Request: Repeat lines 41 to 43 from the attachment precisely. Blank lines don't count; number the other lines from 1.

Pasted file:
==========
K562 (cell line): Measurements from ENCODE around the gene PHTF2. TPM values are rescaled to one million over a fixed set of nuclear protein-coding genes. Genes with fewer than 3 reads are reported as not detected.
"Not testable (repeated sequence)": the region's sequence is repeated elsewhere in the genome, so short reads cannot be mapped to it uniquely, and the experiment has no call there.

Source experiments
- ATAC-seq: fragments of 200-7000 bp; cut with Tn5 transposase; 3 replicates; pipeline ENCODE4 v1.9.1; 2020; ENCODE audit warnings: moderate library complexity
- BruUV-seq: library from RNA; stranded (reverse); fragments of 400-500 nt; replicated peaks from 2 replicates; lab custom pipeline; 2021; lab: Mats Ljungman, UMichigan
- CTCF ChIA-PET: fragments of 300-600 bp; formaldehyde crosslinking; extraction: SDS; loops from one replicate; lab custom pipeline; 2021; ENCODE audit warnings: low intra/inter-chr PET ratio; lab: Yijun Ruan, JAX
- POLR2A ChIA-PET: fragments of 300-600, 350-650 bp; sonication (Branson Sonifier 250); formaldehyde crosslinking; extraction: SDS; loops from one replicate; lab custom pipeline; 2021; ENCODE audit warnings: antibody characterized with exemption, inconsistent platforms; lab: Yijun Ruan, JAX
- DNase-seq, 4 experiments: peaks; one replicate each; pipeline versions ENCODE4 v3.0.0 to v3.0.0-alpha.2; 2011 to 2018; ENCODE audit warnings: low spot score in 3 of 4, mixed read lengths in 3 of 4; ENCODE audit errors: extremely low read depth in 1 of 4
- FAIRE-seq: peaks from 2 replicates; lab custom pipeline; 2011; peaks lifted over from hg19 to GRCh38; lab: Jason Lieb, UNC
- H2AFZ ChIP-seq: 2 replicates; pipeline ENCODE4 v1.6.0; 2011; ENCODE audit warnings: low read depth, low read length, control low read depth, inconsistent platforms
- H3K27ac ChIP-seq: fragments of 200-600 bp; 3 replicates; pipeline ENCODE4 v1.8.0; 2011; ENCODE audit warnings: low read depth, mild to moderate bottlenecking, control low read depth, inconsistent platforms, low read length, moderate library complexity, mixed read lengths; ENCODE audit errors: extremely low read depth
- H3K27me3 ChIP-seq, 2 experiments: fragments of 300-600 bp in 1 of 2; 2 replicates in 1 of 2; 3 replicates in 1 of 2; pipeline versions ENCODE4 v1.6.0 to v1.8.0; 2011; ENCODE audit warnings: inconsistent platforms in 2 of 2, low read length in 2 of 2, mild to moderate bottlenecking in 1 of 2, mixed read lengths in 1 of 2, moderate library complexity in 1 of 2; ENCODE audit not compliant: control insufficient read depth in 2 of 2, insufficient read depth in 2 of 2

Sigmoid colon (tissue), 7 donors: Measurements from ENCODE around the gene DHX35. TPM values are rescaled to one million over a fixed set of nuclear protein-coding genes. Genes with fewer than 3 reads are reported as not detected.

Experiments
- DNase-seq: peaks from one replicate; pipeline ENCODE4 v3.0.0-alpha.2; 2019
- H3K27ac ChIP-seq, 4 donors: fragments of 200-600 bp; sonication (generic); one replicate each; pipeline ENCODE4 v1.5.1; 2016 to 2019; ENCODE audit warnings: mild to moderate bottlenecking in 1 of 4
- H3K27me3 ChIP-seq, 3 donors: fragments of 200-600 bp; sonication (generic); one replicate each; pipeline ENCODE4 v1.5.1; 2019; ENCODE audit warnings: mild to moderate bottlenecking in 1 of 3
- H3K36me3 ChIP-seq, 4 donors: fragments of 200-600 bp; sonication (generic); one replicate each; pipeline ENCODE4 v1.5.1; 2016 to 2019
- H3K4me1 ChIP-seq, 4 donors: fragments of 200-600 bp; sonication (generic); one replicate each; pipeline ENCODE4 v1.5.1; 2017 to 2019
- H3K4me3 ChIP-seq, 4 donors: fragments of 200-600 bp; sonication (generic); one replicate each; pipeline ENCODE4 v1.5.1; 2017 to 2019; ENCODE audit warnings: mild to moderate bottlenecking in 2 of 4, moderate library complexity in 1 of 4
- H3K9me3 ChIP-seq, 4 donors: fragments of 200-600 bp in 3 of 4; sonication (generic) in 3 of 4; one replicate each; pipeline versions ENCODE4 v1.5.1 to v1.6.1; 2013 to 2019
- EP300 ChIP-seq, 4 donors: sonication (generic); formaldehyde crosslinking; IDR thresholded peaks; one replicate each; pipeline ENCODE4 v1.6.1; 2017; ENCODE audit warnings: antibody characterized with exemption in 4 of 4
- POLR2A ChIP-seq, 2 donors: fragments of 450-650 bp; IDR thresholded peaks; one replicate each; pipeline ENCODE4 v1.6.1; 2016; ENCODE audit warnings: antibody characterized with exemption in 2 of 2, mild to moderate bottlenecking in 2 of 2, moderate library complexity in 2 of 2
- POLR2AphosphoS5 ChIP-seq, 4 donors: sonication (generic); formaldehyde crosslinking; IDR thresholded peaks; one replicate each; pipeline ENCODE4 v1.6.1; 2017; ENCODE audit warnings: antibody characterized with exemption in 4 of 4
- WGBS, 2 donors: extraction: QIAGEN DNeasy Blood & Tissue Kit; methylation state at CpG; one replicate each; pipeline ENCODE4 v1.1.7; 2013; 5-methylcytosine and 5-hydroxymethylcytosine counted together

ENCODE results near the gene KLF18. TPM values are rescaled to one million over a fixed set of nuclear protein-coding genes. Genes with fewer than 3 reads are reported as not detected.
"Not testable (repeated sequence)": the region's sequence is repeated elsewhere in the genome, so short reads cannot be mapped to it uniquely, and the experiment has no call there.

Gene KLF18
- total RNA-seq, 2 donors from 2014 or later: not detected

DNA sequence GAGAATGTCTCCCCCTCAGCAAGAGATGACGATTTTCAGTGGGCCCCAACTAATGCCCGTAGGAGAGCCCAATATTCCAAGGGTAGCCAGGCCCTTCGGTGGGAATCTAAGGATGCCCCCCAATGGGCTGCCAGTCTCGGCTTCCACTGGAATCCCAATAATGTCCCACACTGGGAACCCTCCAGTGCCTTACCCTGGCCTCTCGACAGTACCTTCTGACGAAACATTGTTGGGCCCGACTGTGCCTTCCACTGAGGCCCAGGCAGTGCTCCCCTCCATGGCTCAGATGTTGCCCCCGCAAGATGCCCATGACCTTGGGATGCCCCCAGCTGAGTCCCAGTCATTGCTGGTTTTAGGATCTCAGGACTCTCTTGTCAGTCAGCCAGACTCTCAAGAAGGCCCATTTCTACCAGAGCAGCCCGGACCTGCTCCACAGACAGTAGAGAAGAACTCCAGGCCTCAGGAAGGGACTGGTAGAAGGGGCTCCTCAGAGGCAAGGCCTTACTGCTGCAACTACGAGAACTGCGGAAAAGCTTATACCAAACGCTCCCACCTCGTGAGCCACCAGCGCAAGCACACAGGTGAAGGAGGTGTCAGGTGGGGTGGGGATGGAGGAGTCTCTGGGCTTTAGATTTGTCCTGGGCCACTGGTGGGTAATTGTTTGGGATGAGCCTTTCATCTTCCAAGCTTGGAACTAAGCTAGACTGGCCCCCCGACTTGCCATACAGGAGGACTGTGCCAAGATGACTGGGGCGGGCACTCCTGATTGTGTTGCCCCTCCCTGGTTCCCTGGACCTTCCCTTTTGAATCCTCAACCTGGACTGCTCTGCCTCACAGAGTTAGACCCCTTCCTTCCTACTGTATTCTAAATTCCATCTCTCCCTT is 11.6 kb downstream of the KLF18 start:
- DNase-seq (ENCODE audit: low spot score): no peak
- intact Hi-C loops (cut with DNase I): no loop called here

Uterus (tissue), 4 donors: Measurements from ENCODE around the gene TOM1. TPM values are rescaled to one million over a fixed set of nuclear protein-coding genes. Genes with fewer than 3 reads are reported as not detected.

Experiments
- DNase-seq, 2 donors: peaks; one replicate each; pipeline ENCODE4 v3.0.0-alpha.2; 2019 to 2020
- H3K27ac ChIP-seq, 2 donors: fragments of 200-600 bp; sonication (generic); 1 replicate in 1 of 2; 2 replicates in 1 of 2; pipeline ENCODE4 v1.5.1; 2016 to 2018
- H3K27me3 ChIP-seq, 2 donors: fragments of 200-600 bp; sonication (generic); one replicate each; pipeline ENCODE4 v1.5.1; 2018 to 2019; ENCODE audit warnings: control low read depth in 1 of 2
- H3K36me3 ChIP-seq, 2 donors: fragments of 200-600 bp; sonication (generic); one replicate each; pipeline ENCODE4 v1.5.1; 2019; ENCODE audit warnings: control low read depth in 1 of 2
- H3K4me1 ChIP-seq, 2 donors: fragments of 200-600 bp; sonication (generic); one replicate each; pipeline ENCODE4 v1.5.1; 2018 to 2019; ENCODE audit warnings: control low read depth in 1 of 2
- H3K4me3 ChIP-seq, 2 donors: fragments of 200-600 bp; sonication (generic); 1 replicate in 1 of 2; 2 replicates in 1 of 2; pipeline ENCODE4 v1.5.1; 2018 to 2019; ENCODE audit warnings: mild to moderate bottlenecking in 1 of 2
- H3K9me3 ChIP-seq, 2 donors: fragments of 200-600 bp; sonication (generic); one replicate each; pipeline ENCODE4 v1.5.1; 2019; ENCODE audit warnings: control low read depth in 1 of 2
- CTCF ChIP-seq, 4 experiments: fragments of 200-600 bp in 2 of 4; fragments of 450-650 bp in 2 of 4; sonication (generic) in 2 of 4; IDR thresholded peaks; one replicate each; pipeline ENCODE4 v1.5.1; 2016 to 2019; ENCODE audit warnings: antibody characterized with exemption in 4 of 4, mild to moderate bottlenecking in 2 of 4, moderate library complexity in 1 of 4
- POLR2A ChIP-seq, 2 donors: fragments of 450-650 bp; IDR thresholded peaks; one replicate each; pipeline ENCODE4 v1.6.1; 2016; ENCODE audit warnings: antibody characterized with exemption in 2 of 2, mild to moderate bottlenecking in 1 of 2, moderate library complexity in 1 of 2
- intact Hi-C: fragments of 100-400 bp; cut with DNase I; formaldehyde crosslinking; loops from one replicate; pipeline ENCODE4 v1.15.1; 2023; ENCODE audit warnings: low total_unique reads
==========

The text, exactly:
- H3K9me3 ChIP-seq, 2 donors: fragments of 200-600 bp; sonication (generic); one replicate each; pipeline ENCODE4 v1.5.1; 2019; ENCODE audit warnings: control low read depth in 1 of 2
- CTCF ChIP-seq, 4 experiments: fragments of 200-600 bp in 2 of 4; fragments of 450-650 bp in 2 of 4; sonication (generic) in 2 of 4; IDR thresholded peaks; one replicate each; pipeline ENCODE4 v1.5.1; 2016 to 2019; ENCODE audit warnings: antibody characterized with exemption in 4 of 4, mild to moderate bottlenecking in 2 of 4, moderate library complexity in 1 of 4
- POLR2A ChIP-seq, 2 donors: fragments of 450-650 bp; IDR thresholded peaks; one replicate each; pipeline ENCODE4 v1.6.1; 2016; ENCODE audit warnings: antibody characterized with exemption in 2 of 2, mild to moderate bottlenecking in 1 of 2, moderate library complexity in 1 of 2